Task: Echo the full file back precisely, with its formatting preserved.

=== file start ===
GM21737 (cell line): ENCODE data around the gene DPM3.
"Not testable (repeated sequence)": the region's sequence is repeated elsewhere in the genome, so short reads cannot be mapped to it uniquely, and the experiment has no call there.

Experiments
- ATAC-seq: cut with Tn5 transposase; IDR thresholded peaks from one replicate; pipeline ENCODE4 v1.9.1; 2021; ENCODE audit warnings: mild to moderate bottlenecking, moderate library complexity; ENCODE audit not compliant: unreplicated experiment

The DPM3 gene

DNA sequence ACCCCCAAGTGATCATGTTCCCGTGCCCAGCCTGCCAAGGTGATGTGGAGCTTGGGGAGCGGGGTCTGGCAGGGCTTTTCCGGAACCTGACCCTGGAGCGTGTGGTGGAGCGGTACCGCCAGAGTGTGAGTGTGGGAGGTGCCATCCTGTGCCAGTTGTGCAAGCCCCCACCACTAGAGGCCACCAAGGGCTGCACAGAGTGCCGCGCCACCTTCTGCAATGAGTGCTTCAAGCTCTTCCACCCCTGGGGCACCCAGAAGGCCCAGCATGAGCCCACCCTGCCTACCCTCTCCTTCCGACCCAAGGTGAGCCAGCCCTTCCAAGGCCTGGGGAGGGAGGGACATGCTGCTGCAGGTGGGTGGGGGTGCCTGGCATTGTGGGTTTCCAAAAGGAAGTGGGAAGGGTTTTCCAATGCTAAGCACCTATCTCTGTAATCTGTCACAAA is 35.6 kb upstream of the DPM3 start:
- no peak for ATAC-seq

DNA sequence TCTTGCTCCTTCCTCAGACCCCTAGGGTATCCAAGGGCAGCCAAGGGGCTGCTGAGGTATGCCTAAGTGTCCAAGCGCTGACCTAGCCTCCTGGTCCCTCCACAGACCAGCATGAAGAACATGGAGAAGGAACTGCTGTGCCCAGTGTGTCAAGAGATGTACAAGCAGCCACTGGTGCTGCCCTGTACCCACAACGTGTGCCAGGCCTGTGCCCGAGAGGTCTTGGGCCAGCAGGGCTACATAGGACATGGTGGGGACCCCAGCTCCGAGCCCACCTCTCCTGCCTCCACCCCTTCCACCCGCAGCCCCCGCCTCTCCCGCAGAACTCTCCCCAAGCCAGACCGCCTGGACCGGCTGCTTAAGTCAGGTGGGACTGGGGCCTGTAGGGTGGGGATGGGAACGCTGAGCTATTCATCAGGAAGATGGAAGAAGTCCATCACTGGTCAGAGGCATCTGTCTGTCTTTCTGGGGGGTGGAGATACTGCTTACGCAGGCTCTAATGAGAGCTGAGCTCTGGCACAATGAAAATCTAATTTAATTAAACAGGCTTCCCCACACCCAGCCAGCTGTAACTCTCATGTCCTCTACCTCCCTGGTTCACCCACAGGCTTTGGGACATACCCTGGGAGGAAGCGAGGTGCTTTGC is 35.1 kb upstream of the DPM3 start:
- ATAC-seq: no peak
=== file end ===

GM21737 (cell line): ENCODE data around the gene DPM3.
"Not testable (repeated sequence)": the region's sequence is repeated elsewhere in the genome, so short reads cannot be mapped to it uniquely, and the experiment has no call there.

Experiments
- ATAC-seq: cut with Tn5 transposase; IDR thresholded peaks from one replicate; pipeline ENCODE4 v1.9.1; 2021; ENCODE audit warnings: mild to moderate bottlenecking, moderate library complexity; ENCODE audit not compliant: unreplicated experiment

The DPM3 gene

DNA sequence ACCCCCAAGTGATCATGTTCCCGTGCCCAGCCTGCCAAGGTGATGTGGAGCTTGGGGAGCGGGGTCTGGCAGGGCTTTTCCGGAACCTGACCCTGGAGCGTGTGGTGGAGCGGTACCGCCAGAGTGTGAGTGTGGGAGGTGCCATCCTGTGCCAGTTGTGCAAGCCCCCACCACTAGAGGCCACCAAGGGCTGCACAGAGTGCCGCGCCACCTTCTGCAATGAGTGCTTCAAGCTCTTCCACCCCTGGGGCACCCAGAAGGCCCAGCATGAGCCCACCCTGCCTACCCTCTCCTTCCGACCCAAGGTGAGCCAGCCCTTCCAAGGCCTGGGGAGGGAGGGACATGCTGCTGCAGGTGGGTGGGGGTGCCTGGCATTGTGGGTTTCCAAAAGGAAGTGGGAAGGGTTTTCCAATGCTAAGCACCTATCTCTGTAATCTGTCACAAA is 35.6 kb upstream of the DPM3 start:
- no peak for ATAC-seq

DNA sequence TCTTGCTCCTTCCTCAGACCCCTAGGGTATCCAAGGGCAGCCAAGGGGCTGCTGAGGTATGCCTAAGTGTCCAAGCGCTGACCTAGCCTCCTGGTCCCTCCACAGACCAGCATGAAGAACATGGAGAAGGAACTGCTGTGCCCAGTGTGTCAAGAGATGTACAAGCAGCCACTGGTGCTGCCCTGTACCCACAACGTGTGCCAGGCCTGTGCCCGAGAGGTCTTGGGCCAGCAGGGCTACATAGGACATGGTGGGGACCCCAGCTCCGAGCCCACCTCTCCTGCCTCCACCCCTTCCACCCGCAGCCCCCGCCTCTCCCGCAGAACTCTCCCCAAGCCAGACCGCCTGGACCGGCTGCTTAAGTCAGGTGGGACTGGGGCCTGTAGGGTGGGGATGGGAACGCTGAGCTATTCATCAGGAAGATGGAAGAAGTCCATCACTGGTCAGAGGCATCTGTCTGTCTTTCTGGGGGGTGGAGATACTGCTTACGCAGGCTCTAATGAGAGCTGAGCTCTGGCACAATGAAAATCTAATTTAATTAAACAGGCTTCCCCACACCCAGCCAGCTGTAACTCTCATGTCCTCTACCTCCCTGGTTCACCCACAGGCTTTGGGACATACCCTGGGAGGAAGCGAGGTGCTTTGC is 35.1 kb upstream of the DPM3 start:
- ATAC-seq: no peak